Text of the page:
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USAID has a long history of support for women and gender equality issues. In 2012 the Agency adopted a suite of new gender equality policies and strategies; reformed budgeting and reporting requirements to capture gender equality results; created incentive funds to promote women’s leadership, reduce gender-based violence, and accelerate investments in women peace-builders, parliamentarians, agricultural producers, and owners of small and medium enterprises. Together, we expect these efforts to lead to powerful changes within societies. Some examples of these efforts include:
- Over $30 million in funding was directed to support women’s leadership in a range of sectors. Funds are supporting women's direct participation in peace negotiations, humanitarian and post-conflict donor conferences, and government and political transitions. They also are being used to expand women’s leadership in the mobile phone industry, increase women’s leadership of small and medium-sized enterprises, and increase the extent to which higher education programs cultivate women leaders in business, academe, research and other fields. Funds will also be used to help strengthen the skills and capacity of women members of legislatures, support the creation of a South Asian female parliamentarian network, and assist the Inter-Parliamentary Union to track the impact of women in governments around the world.
- USAID’s Feed the Future Initiative’s (FTF) monitoring and evaluation system now comprehensively tracks the impact of its programs on women and girls in 19 countries using the Women's Empowerment in Agriculture Index created in collaboration with the International Food Policy and Research Institute and Oxford's Poverty and Human Development Initiative.
- Over $10 million in the Democratic Republic of Congo to expand efforts to support gender-based violence survivors, granting them increased access to medical and psycho-social care, legal assistance, and income generating activities.
USAID Strategy and Program Focus
Under its Gender Equality and Female Empowerment Policy, USAID makes investments to achieve three overarching outcomes:
- Reduce gender disparities in access to, control over, and benefits from resources, wealth, opportunities, and services—economic, social, political, and cultural.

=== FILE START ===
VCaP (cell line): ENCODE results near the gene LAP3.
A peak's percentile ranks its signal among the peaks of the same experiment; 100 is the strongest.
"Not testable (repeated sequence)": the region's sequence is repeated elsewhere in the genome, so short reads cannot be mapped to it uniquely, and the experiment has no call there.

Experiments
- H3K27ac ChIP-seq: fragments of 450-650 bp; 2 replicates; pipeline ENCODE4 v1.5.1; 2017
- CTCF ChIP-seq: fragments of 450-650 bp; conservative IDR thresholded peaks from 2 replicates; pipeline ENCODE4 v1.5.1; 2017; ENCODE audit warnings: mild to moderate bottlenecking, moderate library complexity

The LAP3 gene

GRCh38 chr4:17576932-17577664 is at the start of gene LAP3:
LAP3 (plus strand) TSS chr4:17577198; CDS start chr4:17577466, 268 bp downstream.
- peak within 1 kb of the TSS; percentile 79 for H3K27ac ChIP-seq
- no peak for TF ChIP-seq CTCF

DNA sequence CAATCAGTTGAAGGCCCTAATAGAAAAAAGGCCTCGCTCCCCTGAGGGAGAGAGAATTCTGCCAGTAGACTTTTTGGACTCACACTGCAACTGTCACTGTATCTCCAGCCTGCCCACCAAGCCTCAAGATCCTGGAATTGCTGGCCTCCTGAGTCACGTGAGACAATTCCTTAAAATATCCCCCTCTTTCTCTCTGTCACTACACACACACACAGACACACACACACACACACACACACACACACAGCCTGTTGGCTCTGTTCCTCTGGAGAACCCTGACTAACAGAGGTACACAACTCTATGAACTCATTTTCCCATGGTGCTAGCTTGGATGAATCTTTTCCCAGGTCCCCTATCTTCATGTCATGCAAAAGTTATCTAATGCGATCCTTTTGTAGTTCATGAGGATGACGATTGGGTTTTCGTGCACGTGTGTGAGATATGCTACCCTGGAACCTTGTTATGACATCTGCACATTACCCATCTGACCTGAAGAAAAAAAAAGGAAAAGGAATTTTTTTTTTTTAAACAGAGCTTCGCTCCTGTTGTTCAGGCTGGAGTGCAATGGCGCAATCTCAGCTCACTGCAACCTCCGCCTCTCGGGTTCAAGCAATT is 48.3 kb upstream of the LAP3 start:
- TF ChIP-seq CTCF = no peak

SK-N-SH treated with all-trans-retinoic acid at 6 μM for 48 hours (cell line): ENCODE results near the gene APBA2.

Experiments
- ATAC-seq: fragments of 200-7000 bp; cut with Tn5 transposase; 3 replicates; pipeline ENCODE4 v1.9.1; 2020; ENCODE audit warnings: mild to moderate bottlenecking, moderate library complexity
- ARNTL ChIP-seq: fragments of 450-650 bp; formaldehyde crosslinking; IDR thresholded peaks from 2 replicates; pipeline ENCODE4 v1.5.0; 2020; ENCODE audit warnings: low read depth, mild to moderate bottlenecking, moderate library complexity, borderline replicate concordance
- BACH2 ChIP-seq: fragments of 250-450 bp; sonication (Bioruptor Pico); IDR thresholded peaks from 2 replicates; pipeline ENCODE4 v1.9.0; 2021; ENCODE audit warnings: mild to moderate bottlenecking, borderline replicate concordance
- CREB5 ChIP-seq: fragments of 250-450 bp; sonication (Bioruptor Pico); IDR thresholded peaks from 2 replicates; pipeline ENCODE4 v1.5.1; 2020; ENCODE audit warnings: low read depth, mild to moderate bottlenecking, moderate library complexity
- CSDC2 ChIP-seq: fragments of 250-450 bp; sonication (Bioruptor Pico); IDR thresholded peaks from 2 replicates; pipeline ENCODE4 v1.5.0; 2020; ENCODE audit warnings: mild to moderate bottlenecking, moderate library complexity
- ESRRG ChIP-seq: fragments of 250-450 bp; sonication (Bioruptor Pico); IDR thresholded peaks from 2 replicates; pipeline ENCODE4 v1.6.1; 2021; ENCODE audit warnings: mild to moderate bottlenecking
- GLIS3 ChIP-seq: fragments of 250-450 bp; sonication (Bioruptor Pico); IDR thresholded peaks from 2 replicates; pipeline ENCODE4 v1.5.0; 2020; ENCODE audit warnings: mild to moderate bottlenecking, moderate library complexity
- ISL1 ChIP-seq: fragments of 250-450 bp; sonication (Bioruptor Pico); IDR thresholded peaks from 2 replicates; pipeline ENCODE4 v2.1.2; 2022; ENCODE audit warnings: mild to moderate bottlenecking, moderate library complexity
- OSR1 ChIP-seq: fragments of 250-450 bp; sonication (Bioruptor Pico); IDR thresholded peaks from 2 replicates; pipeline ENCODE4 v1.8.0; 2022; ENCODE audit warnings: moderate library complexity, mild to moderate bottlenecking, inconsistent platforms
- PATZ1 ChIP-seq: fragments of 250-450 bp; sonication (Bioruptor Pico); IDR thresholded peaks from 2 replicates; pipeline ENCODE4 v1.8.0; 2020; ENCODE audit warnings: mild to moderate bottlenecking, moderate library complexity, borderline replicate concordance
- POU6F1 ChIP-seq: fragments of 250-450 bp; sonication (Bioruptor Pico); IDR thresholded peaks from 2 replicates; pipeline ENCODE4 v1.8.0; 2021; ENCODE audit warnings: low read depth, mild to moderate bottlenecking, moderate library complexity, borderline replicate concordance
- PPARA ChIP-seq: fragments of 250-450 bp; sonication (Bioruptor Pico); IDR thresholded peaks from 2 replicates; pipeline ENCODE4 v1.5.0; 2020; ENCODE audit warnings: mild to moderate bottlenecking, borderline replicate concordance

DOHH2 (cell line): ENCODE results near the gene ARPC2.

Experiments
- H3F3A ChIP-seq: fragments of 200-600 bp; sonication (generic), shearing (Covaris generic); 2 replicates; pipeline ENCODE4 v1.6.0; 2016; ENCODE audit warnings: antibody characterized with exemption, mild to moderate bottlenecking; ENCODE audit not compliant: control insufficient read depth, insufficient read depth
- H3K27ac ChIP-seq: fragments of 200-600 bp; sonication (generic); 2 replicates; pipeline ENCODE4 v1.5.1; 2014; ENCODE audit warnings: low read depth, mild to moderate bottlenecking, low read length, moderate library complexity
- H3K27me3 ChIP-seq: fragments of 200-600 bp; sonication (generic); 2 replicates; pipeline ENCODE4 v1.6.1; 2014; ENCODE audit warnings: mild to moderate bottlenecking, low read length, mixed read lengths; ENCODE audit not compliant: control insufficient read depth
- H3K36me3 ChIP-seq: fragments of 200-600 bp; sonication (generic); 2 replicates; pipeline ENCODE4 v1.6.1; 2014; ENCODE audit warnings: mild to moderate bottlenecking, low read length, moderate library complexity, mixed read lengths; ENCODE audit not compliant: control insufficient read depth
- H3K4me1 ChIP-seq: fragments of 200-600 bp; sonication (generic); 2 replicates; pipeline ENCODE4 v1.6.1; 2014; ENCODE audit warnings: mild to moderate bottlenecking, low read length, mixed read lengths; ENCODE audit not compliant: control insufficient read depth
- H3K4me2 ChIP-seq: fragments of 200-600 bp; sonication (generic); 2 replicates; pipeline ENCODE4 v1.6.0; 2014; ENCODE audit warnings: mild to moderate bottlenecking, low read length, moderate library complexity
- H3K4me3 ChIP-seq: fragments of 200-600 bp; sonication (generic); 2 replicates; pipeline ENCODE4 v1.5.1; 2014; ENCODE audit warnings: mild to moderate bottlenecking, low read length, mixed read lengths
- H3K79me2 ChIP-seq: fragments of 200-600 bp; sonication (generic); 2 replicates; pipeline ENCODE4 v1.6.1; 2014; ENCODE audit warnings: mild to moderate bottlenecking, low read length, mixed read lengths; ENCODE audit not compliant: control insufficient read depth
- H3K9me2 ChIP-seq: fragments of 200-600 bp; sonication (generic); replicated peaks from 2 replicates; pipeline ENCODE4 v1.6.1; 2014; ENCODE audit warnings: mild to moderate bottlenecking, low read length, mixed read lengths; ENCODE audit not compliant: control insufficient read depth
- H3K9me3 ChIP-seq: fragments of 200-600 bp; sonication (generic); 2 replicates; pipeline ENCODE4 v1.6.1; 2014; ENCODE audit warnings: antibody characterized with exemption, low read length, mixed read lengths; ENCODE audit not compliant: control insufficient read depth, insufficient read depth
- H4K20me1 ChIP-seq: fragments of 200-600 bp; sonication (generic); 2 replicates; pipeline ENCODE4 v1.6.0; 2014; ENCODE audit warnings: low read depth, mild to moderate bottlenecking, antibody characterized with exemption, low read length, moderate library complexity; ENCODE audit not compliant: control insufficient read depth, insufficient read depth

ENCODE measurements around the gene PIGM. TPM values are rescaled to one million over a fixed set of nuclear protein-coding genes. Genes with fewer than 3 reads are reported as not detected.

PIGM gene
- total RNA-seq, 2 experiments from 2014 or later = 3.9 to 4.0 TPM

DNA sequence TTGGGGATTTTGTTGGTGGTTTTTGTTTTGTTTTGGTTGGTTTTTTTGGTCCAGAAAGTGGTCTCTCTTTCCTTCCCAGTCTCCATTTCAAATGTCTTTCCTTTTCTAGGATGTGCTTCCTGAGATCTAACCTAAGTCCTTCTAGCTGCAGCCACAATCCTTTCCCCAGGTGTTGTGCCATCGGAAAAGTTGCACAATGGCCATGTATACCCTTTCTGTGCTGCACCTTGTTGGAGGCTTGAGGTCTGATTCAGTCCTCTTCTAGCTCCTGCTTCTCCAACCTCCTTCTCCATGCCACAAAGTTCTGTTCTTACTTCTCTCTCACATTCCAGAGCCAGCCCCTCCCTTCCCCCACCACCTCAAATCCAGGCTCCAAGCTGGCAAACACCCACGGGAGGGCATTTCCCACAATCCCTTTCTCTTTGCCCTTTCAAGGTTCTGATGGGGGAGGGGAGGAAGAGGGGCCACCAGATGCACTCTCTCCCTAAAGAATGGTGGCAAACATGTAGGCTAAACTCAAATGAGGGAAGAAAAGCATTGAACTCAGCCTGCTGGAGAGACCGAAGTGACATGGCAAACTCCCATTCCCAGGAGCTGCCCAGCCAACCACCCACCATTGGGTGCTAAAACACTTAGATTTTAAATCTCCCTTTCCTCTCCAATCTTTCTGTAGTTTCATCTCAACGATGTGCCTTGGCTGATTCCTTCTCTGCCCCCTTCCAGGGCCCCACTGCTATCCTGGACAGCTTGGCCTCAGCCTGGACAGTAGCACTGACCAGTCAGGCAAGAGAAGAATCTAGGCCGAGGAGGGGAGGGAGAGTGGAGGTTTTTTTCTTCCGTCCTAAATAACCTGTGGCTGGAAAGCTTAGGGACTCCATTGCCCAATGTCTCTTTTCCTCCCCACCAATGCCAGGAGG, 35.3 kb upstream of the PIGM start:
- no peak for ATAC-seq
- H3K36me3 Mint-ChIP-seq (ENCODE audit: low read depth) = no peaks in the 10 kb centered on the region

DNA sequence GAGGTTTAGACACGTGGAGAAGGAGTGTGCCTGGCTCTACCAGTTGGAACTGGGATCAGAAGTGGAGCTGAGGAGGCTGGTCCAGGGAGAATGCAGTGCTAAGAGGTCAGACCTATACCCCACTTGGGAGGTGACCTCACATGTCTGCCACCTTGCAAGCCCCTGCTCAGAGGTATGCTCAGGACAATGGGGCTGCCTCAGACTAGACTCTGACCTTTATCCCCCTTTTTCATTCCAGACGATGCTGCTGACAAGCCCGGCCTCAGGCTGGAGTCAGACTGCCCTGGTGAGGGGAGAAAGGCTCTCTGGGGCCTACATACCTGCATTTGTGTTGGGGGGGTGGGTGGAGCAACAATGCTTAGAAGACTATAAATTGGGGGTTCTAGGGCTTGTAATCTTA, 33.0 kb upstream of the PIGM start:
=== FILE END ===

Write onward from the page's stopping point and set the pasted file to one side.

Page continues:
- Reduce gender-based violence and mitigate its harmful effects on individuals.
- Increase capability of women and girls to realize their rights, determine their life outcomes, and influence decision-making in households, communities, and societies.
These outcomes are especially important for males and females who are marginalized or excluded due to ethnicity, gender identity, sexual orientation, lack of income, disability, or other factors.
Gender Equality and Women’s Empowerment (GenDev)’s Role
Situated in the Bureau for Economic Growth, Education, and Environment (E3), the GenDev Office provides strategic leadership and technical assistance for USAID’s work on gender. GenDev:
- Manages centrally funded technical assistance and gender training contracts.
- Pilots innovative programs aimed at gender equality and female empowerment.
- Advances and scales up successes through the regular program cycle.
- Coordinates working groups for cross sector issues.
- Coordinates knowledge management on gender integration through the Agency’s webpage on gender equality and female empowerment.
- Maintains a repository of best practices on gender integration, and coordinates knowledge management on gender integration through the Agency’s webpage on gender equality and female empowerment.
The GenDev Office provides technical leadership for training on gender equality and female empowerment. In FY2012 in cooperation with Regional Gender Advisors, 501 staff in Washington and the field were trained. The GenDev office is developing on-line training modules for all USAID staff to increase understanding of the role of gender in development and in the workplace.
In order to operationalize the Gender Equality and Female Empowerment Policy, the GenDev Office works closely with Missions, Regional Bureaus, and Country Offices; Pillar Bureaus; The Office of Acquisition and Assistance (OAA); The Office of the General Counsel and Regional Legal Advisors; The Office of Human Resources (HR); Bureau for Policy, Planning and Learning (PPL); and The Office of the Administrator. In addition, we seek to build partnerships across a wide range of external stakeholders and key actors. This includes host governments; international and host country civil society; women’s organizations; the donor community, foundations; lesbian, gay, bisexual and transgender advocates; and the private sector, including women led businesses. For example:
- Through a landmark Global Development Alliance with GSMA, AusAID, and Visa, we are working to close the mobile phone gender gap and accelerate women’s empowerment. In September 2012, mobile operators Asiacell (Iraq) and Indosat (Indonesia) announced increased economic opportunities through new mobile products and services for women. In a few short months, over one million women signed up for their services in each country.
- We are launching a three-year public-private partnership with Chevron South Africa and Anglo-American to support a gender-based microfinance program called Intervention with Microfinance for AIDS and Gender Equity (IMAGE). The program, combining microfinance with a gender and HIV training curriculum, aims to improve women’s financial independence, reduce vulnerability to HIV and gender-based violence, and foster wider community mobilization.
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Last updated: March 19, 2013